World

Worldwide, Blame for Climate Change Falls on Humans

by Julie Ray and Anita Pugliese

Americans among least likely to attribute to human causes

WASHINGTON, D.C. -- World residents are more likely to blame human activities than nature for the rise in temperatures associated with climate change. Thirty-five percent of adults in 111 countries in 2010 say global warming results from human activities, while less than half as many (14%) blame nature. Thirteen percent fault both.

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People nearly everywhere, including majorities in developed Asia and Latin America, are more likely to attribute global warming to human activities rather than natural causes. The U.S. is the exception, with nearly half (47%) -- and the largest percentage in the world -- attributing global warming to natural causes.

Americans are also among the least likely to link global warming to human causes, setting them apart from the rest of the developed world. Americans' attitudes in 2010 mark a sharp departure from 2007 and 2008, when they were more likely to blame human causes.

The world has not reached consensus as to whether it acknowledges at least some human contribution to climate change. Nearly half of adults worldwide (48%) say climate change results from human activities or volunteer that both natural and human activities cause climate change. In Europe and the United States, belief in human contribution to global warming has declined since 2007 and 2008.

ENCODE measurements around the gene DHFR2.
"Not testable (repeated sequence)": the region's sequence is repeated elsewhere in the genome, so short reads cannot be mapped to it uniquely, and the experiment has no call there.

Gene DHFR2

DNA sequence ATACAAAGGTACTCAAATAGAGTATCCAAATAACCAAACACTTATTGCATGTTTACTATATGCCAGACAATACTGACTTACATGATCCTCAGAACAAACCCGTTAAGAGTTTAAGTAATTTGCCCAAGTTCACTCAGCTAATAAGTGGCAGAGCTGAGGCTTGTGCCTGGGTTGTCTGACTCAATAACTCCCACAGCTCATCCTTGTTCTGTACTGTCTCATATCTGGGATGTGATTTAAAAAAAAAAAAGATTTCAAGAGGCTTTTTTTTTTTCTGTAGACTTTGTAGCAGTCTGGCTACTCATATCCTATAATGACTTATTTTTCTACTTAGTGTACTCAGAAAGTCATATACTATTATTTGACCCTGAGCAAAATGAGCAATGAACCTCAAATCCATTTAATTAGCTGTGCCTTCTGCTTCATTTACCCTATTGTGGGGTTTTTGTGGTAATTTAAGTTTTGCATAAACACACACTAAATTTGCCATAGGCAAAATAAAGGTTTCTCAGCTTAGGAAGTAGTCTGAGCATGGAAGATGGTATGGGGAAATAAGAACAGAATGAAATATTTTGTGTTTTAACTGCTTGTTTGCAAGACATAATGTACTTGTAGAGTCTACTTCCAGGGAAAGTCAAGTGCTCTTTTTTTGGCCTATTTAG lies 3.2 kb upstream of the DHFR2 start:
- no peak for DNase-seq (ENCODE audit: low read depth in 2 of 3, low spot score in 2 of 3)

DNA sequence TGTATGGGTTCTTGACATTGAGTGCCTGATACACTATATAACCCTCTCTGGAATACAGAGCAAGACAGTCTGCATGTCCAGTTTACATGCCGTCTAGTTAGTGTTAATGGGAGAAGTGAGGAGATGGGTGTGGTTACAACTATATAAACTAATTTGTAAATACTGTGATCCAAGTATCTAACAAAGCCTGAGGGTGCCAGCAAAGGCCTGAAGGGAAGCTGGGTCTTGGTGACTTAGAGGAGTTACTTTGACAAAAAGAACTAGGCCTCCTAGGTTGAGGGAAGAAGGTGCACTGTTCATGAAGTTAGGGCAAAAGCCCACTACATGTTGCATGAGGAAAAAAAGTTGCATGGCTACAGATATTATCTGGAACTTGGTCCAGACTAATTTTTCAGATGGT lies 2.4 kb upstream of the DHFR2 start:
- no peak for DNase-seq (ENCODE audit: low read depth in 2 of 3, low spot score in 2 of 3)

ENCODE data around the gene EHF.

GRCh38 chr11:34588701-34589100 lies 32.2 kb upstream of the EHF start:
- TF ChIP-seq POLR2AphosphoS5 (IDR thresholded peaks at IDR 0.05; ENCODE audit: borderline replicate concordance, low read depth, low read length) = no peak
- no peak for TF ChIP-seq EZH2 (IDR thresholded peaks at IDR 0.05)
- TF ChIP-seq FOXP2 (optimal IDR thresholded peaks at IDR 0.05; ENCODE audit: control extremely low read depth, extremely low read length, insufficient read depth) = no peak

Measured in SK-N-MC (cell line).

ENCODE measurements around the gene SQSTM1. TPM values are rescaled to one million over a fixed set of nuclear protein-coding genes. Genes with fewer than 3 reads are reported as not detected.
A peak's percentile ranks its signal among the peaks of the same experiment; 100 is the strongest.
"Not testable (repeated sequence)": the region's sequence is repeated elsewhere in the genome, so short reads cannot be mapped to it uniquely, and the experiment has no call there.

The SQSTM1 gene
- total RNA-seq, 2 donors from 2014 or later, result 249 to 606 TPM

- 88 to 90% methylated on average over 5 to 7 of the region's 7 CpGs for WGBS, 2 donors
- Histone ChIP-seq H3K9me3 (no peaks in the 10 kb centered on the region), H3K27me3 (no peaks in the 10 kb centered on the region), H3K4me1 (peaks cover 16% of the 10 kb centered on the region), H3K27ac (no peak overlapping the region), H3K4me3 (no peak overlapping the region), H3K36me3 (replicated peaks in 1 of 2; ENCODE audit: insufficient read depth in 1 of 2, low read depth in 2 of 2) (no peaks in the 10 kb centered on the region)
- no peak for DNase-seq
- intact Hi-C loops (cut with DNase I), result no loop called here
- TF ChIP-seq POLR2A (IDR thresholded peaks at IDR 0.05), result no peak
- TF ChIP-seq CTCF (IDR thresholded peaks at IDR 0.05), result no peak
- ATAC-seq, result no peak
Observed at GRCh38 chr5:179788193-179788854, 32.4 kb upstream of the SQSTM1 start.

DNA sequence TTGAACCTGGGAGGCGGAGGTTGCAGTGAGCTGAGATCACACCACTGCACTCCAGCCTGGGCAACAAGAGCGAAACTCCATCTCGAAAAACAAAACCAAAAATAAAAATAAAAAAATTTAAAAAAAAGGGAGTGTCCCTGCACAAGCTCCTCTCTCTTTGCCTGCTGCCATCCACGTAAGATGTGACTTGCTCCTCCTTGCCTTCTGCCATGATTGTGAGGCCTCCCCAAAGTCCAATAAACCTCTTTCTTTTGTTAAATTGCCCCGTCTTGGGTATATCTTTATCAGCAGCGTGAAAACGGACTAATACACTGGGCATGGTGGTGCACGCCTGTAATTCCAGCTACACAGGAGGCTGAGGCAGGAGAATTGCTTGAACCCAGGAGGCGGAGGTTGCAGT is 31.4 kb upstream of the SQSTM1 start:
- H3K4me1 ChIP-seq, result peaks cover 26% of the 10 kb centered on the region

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Implications

People nearly everywhere are more likely to believe humans cause global warming. In the United States, where residents are less likely to blame humans for global warming and to see it as a threat, residents could potentially feel less empowered to act as stewards of the environment in the future.

See full results on page 2.

For complete data sets or custom research from the more than 150 countries Gallup continually surveys, please contact SocialandEconomicAnalysis@gallup.com or call 202.715.3030.

Survey Methods

Results are based on face-to-face and telephone interviews conducted in 2010 with approximately 1,000 adults, aged 15 and older, in 111 countries. For results based on the total sample in each country, one can say with 95% confidence that the maximum margin of sampling error ranges from ±1.7 percentage points to ±5.7 percentage points. The margin of error reflects the influence of data weighting. In addition to sampling error, question wording and practical difficulties in conducting surveys can introduce error or bias into the findings of public opinion polls.

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